c Investigate the results of the combined weights of a liquid and a solid after the solid has been dissolved and then recovered from the liquid (e.g., salt dissolved in water then water evaporated).
d Investigate chemical reactions in which the total weight of the materials before and after reaction is the same (e.g., cream and vinegar before and after mixing, borax and glue mixed to make a new substance).
2 Evaluate evidence that indicates a physical change has occurred.
a Identify the physical properties of matter (e.g., hard, soft, solid, liquid, gas).
d Research and report the use of magnets that is supported by sound scientific principles.
2 Describe how the magnetic field of Earth and a magnet are similar.
a Compare the magnetic fields of various types of magnets (e.g., bar magnet, disk magnet, horseshoe magnet).
b Compare Earth's magnetic field to the magnetic field of a magnet.
c Construct a compass and explain how it works.
d Investigate the effects of magnets on the needle of a compass and compare this to the effects of Earth's magnetic field on the needle of a compass (e.g., magnets affect the needle only at close distances, Earth's magnetic field affects the needle at great distances, magnets close to a compass overrides the Earth's effect on the needle).
4 Students will understand features of static and current electricity.
1 Describe the behavior of static electricity as observed in nature and everyday occurrences.
a List several occurrences of static electricity that happen in everyday life.
d Compare the amount of static charge produced by rubbing various materials together (e.g., rubbing fur on a glass rod produces a greater charge than rubbing the fur with a metal rod, the static charge produced when a balloon is rubbed on hair is greater than when a plastic bag is rubbed on hair).
e Investigate how various materials react differently to statically charged objects.
2 Analyze the behavior of current electricity.
a Draw and label the components of a complete electrical circuit that includes switches and loads (e.g., light bulb, bell, speaker, motor).
b Predict the effect of changing one or more of the components (e.g., battery, load, wires) in an electric circuit.
c Generalize the properties of materials that carry the flow of electricity using data by testing different materials.
d Investigate materials that prevent the flow of electricity.
e Make a working model of a complete circuit using a power source, switch, bell or light, and a conductor for a pathway.
5 Students will understand that traits are passed from the parent organisms to their offspring, and that sometimes the offspring may possess variations of these traits that may help or hinder survival in a given environment.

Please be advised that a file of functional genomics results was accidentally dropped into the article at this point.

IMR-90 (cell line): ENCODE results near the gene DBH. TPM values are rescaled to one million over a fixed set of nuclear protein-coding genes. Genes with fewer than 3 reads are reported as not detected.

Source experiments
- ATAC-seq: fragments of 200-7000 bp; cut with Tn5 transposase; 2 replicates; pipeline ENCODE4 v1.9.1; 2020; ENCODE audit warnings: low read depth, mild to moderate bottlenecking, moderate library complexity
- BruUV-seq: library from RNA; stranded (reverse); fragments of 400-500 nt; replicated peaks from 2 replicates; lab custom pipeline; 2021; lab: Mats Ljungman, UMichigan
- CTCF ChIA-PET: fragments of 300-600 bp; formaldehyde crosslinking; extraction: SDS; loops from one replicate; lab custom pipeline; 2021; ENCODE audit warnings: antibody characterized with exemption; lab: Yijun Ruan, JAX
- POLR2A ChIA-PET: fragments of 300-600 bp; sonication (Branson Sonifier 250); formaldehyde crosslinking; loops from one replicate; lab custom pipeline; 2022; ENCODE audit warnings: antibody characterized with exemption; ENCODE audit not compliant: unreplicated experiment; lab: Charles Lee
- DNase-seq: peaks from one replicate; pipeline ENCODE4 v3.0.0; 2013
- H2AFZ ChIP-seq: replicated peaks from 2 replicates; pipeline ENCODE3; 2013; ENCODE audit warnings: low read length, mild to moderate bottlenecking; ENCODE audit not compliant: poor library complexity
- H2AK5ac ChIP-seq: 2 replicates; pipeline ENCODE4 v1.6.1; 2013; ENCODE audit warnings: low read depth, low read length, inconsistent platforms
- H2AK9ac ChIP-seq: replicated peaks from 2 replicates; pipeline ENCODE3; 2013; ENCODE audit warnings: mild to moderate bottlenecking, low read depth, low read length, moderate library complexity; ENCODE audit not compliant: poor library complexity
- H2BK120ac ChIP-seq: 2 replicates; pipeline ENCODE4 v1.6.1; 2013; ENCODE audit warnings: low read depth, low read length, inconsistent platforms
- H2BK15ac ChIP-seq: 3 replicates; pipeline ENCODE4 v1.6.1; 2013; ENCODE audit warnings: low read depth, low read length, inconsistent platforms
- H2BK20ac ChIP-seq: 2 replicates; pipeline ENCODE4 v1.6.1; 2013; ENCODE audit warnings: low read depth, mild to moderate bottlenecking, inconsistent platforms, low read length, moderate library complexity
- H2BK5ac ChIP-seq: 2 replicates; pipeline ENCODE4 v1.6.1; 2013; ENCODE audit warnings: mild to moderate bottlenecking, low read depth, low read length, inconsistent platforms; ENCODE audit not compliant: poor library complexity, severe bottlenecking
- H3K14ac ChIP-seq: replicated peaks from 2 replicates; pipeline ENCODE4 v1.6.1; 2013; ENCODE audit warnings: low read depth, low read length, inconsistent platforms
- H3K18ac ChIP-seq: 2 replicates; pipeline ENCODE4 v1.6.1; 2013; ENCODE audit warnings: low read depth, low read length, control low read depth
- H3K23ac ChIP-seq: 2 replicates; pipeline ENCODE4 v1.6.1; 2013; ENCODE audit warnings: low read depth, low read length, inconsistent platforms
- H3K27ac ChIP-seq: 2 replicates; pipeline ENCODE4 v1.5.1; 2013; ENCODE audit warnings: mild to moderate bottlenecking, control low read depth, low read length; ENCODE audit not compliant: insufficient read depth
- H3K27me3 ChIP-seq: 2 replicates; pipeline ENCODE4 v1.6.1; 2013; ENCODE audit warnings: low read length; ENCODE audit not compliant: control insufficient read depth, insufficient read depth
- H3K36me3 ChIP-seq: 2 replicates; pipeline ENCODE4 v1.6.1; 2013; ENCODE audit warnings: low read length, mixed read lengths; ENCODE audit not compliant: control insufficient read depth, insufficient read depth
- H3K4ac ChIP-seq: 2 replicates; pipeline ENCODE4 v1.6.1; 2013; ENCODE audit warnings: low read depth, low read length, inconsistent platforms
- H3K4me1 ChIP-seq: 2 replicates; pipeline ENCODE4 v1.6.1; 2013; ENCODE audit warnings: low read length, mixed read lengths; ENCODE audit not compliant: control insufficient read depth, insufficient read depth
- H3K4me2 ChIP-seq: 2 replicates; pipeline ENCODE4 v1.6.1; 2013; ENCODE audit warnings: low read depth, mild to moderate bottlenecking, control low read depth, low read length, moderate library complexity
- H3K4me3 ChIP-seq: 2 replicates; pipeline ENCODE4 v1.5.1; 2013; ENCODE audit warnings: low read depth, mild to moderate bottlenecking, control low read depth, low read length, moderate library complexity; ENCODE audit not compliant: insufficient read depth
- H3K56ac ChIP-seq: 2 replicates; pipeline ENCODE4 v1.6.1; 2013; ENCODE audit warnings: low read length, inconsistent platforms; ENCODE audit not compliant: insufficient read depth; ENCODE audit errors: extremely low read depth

1 Using supporting evidence, show that traits are transferred from a parent organism to its offspring.
a Make a chart and collect data identifying various traits among a given population (e.g., the hand span of students in the classroom, the color and texture of different apples, the number of petals of a given flower).
b Identify similar physical traits of a parent organism and its offspring (e.g., trees and saplings, leopards and cubs, chickens and chicks).
c Compare various examples of offspring that do not initially resemble the parent organism but mature to become similar to the parent organism (e.g., mealworms and darkling beetles, tadpoles and frogs, seedlings and vegetables, caterpillars and butterflies).
d Contrast inherited traits with traits and behaviors that are not inherited but may be learned or induced by environmental factors (e.g., cat purring to cat meowing to be let out of the house; the round shape of a willow is inherited, while leaning away from the prevailing wind is induced).
e Investigate variations and similarities in plants grown from seeds of a parent plant (e.g., how seeds from the same plant species can produce different colored flowers or identical flowers).
2 Describe how some characteristics could give a species a survival advantage in a particular environment.
a Compare the traits of similar species for physical abilities, instinctual behaviors, and specialized body structures that increase the survival of one species in a specific environment over another species (e.g., difference between the feet of snowshoe hare and cottontail rabbit, differences in leaves of plants growing at different altitudes, differences between the feathers of an owl and a hummingbird, differences in parental behavior among various fish).
b Identify that some environments give one species a survival advantage over another (e.g., warm water favors fish such as carp, cold water favors fish such as trout, environments that burn regularly favor grasses, environments that do not often burn favor trees).
c Describe how a particular physical attribute may provide an advantage for survival in one environment but not in another (e.g., heavy fur in arctic climates keep animals warm whereas in hot desert climates it would cause overheating; flippers on such animals as sea lions and seals provide excellent swimming structures in the water but become clumsy and awkward on land; cacti retain the right amount of water in arid regions but would develop root rot in a more temperate region; fish gills have the ability to absorb oxygen in water but not on land).